Some say volatility, rather than debt, is the best way to think about risk as an investor, but Warren Buffett famously said that 'Volatility is far from synonymous with risk'. It's only natural to consider a company's balance sheet when you examine how risky it is, since debt is often involved when a business collapses. We can see that Mr. Onion International Co., Ltd (GTSM:2740) does use debt in its business. But is this debt a concern to shareholders?
When Is Debt A Problem?
Debt is a tool to help businesses grow, but if a business is incapable of paying off its lenders, then it exists at their mercy. If things get really bad, the lenders can take control of the business. However, a more usual (but still expensive) situation is where a company must dilute shareholders at a cheap share price simply to get debt under control. By replacing dilution, though, debt can be an extremely good tool for businesses that need capital to invest in growth at high rates of return. When we think about a company's use of debt, we first look at cash and debt together.
How Much Debt Does Mr. Onion International Carry?
As you can see below, Mr. Onion International had NT$54.7m of debt at December 2019, down from NT$58.1m a year prior. On the flip side, it has NT$10.6m in cash leading to net debt of about NT$44.1m.
How Healthy Is Mr. Onion International's Balance Sheet?
Zooming in on the latest balance sheet data, we can see that Mr. Onion International had liabilities of NT$57.2m due within 12 months and liabilities of NT$82.4m due beyond that. On the other hand, it had cash of NT$10.6m and NT$9.41m worth of receivables due within a year. So its liabilities outweigh the sum of its cash and (near-term) receivables by NT$119.6m.
This deficit is considerable relative to its market capitalization of NT$124.6m, so it does suggest shareholders should keep an eye on Mr. Onion International's use of debt. This suggests shareholders would be heavily diluted if the company needed to shore up its balance sheet in a hurry. When analysing debt levels, the balance sheet is the obvious place to start. But it is Mr. Onion International's earnings that will influence how the balance sheet holds up in the future. So when considering debt, it's definitely worth looking at the earnings trend. Click here for an interactive snapshot.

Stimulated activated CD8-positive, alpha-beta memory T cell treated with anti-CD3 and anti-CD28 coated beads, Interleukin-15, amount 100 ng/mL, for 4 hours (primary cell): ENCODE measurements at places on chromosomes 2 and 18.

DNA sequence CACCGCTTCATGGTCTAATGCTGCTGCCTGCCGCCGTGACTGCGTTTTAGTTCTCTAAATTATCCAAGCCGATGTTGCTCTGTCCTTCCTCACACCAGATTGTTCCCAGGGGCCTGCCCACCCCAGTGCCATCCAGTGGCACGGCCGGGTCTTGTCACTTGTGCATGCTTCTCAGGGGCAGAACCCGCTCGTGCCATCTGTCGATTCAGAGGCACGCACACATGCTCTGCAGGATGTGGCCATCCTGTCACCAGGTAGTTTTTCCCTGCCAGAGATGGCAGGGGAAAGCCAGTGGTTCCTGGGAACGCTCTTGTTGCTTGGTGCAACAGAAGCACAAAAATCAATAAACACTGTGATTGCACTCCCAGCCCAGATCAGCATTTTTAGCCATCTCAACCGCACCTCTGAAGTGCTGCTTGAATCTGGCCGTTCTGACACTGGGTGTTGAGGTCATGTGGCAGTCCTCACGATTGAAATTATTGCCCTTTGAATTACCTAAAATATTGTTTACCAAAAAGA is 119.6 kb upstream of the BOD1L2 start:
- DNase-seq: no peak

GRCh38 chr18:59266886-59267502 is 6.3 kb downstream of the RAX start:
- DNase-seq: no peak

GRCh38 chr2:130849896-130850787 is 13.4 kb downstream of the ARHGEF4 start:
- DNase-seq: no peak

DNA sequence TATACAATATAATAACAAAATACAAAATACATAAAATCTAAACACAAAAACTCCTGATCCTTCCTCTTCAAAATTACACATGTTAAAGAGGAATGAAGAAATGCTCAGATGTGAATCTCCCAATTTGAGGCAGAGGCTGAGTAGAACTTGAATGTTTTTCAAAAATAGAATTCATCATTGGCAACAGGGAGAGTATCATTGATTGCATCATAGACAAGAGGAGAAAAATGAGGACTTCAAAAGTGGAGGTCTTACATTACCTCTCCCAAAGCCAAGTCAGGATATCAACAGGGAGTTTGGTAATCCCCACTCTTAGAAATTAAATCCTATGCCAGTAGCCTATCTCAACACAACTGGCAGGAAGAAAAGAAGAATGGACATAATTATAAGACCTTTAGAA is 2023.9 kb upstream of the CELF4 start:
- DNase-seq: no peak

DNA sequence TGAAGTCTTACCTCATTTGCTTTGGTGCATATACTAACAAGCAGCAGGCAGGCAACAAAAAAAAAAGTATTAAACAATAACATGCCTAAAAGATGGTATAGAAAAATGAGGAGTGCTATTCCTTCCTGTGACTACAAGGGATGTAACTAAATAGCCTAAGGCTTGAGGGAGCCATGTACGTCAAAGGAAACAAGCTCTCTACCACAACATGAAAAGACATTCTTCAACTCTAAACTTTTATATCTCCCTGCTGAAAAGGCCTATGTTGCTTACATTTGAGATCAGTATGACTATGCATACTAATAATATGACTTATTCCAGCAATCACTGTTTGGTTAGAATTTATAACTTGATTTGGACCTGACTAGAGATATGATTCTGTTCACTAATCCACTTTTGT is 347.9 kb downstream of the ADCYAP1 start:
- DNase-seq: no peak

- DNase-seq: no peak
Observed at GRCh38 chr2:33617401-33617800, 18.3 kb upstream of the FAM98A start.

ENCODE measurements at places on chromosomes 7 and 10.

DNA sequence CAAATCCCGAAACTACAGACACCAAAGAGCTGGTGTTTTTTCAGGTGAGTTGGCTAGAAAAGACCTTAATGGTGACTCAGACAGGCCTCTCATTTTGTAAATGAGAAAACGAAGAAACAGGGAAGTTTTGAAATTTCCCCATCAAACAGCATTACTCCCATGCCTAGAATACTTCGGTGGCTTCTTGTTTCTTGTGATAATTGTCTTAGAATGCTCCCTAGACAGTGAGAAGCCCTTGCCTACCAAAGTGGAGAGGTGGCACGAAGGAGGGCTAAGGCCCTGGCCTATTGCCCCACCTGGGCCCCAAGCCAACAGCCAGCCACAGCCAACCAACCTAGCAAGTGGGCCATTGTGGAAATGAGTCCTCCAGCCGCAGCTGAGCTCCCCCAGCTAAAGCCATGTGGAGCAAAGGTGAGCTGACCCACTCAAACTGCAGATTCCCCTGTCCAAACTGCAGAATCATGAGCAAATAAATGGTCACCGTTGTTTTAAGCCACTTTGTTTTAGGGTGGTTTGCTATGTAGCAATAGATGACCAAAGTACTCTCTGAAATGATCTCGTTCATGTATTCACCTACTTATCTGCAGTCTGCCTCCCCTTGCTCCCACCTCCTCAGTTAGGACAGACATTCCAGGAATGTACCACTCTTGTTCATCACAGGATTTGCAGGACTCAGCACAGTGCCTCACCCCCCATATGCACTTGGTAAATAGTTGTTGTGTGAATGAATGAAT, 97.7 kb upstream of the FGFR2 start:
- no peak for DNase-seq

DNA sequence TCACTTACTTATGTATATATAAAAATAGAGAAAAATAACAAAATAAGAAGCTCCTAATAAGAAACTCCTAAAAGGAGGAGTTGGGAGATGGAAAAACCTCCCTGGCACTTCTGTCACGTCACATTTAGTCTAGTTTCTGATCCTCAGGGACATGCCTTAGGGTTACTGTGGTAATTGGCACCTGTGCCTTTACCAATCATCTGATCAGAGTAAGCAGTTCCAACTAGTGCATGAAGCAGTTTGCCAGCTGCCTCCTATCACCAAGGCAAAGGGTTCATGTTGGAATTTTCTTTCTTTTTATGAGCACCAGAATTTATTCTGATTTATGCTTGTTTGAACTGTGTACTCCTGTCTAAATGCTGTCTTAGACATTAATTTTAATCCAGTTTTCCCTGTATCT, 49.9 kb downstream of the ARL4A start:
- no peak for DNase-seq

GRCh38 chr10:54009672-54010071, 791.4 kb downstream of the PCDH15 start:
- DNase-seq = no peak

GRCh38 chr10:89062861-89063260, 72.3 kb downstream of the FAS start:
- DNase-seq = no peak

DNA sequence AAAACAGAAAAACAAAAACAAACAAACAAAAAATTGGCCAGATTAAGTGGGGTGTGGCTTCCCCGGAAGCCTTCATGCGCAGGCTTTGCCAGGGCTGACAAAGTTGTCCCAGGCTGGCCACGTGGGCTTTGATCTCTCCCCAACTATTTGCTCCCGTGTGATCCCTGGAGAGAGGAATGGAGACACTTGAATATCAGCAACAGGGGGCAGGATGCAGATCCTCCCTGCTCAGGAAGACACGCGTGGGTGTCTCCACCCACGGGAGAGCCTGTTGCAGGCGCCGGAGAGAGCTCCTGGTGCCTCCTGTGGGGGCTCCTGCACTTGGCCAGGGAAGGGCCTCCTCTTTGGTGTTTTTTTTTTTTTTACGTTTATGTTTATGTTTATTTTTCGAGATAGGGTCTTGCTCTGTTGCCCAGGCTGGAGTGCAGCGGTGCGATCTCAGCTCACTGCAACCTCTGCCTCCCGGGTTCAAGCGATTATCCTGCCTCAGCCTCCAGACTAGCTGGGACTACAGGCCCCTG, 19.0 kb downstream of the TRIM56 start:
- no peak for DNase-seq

In the last year Mr. Onion International had negative earnings before interest and tax, and actually shrunk its revenue by 48%, to NT$171m. To be frank that doesn't bode well.
While Mr. Onion International's falling revenue is about as heartwarming as a wet blanket, arguably its earnings before interest and tax (EBIT) loss is even less appealing. Its EBIT loss was a whopping NT$77m. Considering that alongside the liabilities mentioned above does not give us much confidence that company should be using so much debt. Quite frankly we think the balance sheet is far from match-fit, although it could be improved with time. However, it doesn't help that it burned through NT$49m of cash over the last year. So in short it's a really risky stock. The balance sheet is clearly the area to focus on when you are analysing debt. However, not all investment risk resides within the balance sheet - far from it. Like risks, for instance. Every company has them, and we've spotted 6 warning signs for Mr. Onion International (of which 3 are a bit concerning!) you should know about.
When all is said and done, sometimes its easier to focus on companies that don't even need debt. Readers can access a list of growth stocks with zero net debt 100% free, right now.
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